April 18, 2017
- The Federal Reserve Board is making changes to its current practices. This shift potentially could change America’s housing road to recovery. In recent months, reducing the number of bond holdings have been discussed by federal officials. Currently, the U.S. has a 1.75 trillion “stash of mortgage-backed securities.”
- The Consumer Financial Protection Bureau (CFPB) asked for thoughts on its potential changes to the Home Mortgage Disclosure Act (HMDA). The Bureau seeks to clarify some of the mortgage lending procedures such as the the reporting and information collection processes of financial institutions.
April 17, 2017
The Federal Housing Finance Agency’s Division of Conservatorship release an Update on Implementation of the Single Security and the Common Securitization Platform. As I had discussed last week, housing finance reform is proceeding apace from within the FHFA notwithstanding assertions by members of Congress that they will take the lead on this. The Update provides some background for the uninitiated:
The Federal Housing Finance Agency’s (FHFA) 2014 Strategic Plan for the Conservatorships of Fannie Mae and Freddie Mac includes the strategic goal of developing a new securitization infrastructure for Fannie Mae and Freddie Mac (the Enterprises) for mortgage loans backed by 1- to 4-unit (single-family) properties. To achieve that strategic goal, the Enterprises, under FHFA’s direction and guidance, have formed a joint venture, Common Securitization Solutions (CSS). CSS’s mandate is to develop and operate a Common Securitization Platform (CSP or platform) that will support the Enterprises’ single-family mortgage securitization activities, including the issuance by both Enterprises of a common single mortgage-backed security (to be called the Uniform Mortgage-Backed Security or UMBS). These securities will finance the same types of fixed-rate mortgages that currently back Enterprise-guaranteed securities eligible for delivery into the “To-Be-Announced” (TBA) market. CSS is also mandated to develop the platform in a way that will allow for the integration of additional market participants in the future.
The development of and transition to the new UMBS constitute the Single Security Initiative. FHFA has two principal objectives in undertaking this initiative. The first objective is to establish a single, liquid market for the mortgage-backed securities issued by both Enterprises that are backed by fixed-rate loans. The second objective is to maintain the liquidity of this market over time. Achievement of these objectives would further FHFA’s statutory obligation and the Enterprises’ charter obligations to ensure the liquidity of the nation’s housing finance markets. The Single Security Initiative should also reduce the cost to Freddie Mac and taxpayers that has resulted from the historical difference in the liquidity of Fannie Mae’s Mortgage-Backed Securities (MBS) and Freddie Mac’s Participation Certificates (PCs). (1, footnote omitted)
This administratively-led reform of Fannie and Freddie is not necessarily a bad thing, particularly because the executive and legislative branches have not taken up reform in any serious way since the two companies entered conservatorship in 2008. While Congress could certainly step up to the plate now, it is worth understanding just how far along the FHFA is in its transformation of the two companies:
Upon the implementation of Release 2, CSS will be responsible for bond administration of approximately 900,000 securities, which are backed by almost 26 million home loans having a principal balance of over $4 trillion. CSS’S responsibilities related to security issuance, security settlement, bond administration and disclosures were described in the September 2015 Update on the Common Securitization Platform. The Enterprises and investors, along with home owners and taxpayers, will rely on the operational integrity and resiliency of the CSP to ensure the smooth functioning of the U.S. housing mortgage market. (8)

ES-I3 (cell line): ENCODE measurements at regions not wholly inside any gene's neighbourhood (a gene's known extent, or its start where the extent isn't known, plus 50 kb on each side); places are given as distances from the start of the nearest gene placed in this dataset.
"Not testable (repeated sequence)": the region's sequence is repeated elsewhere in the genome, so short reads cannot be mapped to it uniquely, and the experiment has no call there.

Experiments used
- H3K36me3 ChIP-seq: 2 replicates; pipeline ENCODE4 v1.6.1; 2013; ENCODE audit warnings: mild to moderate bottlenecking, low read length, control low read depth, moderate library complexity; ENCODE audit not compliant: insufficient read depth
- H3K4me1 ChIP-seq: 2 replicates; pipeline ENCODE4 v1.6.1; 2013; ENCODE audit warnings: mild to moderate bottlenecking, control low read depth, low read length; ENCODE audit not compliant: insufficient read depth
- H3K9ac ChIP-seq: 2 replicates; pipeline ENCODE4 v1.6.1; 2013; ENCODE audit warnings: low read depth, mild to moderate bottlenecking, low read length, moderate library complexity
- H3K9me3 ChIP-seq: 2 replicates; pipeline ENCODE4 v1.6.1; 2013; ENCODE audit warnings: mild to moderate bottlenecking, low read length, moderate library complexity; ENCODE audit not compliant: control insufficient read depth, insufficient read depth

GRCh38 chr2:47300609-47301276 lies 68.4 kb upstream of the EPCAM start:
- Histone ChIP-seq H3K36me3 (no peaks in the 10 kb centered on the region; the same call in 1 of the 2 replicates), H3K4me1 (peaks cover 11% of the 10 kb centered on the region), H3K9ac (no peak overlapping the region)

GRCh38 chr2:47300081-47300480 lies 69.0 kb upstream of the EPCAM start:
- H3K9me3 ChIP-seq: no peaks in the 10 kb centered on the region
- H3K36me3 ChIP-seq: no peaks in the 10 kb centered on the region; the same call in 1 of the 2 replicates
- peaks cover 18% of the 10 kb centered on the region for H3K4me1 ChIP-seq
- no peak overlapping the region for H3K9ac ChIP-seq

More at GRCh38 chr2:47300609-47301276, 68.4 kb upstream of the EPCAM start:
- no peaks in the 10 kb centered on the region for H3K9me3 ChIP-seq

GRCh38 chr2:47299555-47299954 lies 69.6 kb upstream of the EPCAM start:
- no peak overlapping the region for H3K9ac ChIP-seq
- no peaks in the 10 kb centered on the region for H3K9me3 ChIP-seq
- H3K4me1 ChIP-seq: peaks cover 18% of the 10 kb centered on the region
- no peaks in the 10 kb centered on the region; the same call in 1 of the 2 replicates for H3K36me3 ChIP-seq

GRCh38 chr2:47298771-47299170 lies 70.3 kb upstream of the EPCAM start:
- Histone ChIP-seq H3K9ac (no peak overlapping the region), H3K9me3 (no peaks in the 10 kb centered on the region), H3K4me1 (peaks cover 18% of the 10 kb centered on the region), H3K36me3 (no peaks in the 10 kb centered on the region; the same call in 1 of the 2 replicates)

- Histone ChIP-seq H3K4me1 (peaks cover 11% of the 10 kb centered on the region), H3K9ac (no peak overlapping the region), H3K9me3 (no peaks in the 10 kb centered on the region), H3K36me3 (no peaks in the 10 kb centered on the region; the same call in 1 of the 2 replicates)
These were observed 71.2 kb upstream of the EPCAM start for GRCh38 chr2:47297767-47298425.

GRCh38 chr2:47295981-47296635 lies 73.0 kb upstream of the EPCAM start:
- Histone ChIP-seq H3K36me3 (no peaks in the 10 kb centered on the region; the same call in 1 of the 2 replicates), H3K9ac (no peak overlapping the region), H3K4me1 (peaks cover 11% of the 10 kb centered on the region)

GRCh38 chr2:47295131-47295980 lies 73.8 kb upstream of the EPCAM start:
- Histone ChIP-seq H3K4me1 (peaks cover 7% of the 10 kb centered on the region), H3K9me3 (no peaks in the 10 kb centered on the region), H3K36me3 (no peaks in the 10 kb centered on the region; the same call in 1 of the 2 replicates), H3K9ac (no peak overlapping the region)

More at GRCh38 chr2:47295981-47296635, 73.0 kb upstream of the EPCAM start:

That is, upon the implementation of Release 2, the merger of Fannie and Freddie into Frannie will be complete.
- A Florida judge just awarded two million to the local government in a fraud scheme with Florida developers and contractors. Lloyd Boggio plead guilty to fraud charges for his role in a scheme to inflate the prices of affordable homes. Lloyd and five others conspired to keep the additional funds collected through their inflated prices.
- An island owner off the coast of Florida argued a taking by the state of Florida; however, the Florida Supreme Court refused to hear the case on appeal. The owner argues the state’s “increasingly restrictive development regulations” constitutes a taking of the land without just compensation. Furthermore, the plaintiff asserts the “city points” given by the government are not compensation for the land.
- The city of Miami is not thrilled with the use of Airbnbs. On March 23, 2017, residents of Miami held a community board meeting to discuss the implications of the use of Airbnbs. The meeting resulted in 3-2 vote in favor of enforcing Miami Mayor, Tomas Regalado, zoning and vacation rental ordinances. Tomas’ ordinances may lead to fines and violations by the Miami residents choosing to rent their homes out to Miami tourists.
April 14, 2017
Realtor.com quoted me in 5 Major Mistakes That Retirees Make With Real Estate. It opens,
You’ve worked hard year after grueling year and, finally, retirement is on the horizon. There’s nothing ahead for you but lazy days of relaxation and idle time to pursue those back-burner hobbies. Hey, you’ve earned it!
But if you haven’t planned ahead, those golden years could be full of stress—fraught with unknowns and major decisions to be made. And one of the biggest, most stressful aspects of retirement is, you guessed it, real estate.
Do you downsize? Buy a second property so you can make like snowbirds and fly south for the winter? Keep the home where all your family’s memories were made? While there’s no one-size-fits-all solution, there are some general pitfalls to avoid.